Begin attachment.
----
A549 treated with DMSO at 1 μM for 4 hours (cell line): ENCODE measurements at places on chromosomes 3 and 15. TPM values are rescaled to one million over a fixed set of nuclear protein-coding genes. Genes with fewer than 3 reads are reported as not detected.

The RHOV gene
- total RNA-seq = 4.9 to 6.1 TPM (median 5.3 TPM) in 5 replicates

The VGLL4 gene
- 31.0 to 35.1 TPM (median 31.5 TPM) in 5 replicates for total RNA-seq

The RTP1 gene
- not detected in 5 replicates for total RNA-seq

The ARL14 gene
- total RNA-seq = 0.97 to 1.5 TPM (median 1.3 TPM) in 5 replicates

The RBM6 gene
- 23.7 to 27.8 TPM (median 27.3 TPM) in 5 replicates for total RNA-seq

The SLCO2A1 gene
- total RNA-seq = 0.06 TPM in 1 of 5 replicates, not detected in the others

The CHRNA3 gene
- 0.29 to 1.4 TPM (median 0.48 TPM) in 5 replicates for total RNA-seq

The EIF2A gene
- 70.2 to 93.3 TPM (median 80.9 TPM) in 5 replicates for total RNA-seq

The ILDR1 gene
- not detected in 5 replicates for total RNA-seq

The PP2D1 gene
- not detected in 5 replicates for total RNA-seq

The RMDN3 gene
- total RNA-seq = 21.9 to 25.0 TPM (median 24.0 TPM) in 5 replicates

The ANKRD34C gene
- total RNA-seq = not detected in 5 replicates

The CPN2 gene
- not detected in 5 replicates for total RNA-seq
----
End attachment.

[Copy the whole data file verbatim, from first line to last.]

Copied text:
A549 treated with DMSO at 1 μM for 4 hours (cell line): ENCODE measurements at places on chromosomes 3 and 15. TPM values are rescaled to one million over a fixed set of nuclear protein-coding genes. Genes with fewer than 3 reads are reported as not detected.

The RHOV gene
- total RNA-seq = 4.9 to 6.1 TPM (median 5.3 TPM) in 5 replicates

The VGLL4 gene
- 31.0 to 35.1 TPM (median 31.5 TPM) in 5 replicates for total RNA-seq

The RTP1 gene
- not detected in 5 replicates for total RNA-seq

The ARL14 gene
- total RNA-seq = 0.97 to 1.5 TPM (median 1.3 TPM) in 5 replicates

The RBM6 gene
- 23.7 to 27.8 TPM (median 27.3 TPM) in 5 replicates for total RNA-seq

The SLCO2A1 gene
- total RNA-seq = 0.06 TPM in 1 of 5 replicates, not detected in the others

The CHRNA3 gene
- 0.29 to 1.4 TPM (median 0.48 TPM) in 5 replicates for total RNA-seq

The EIF2A gene
- 70.2 to 93.3 TPM (median 80.9 TPM) in 5 replicates for total RNA-seq

The ILDR1 gene
- not detected in 5 replicates for total RNA-seq

The PP2D1 gene
- not detected in 5 replicates for total RNA-seq

The RMDN3 gene
- total RNA-seq = 21.9 to 25.0 TPM (median 24.0 TPM) in 5 replicates

The ANKRD34C gene
- total RNA-seq = not detected in 5 replicates

The CPN2 gene
- not detected in 5 replicates for total RNA-seq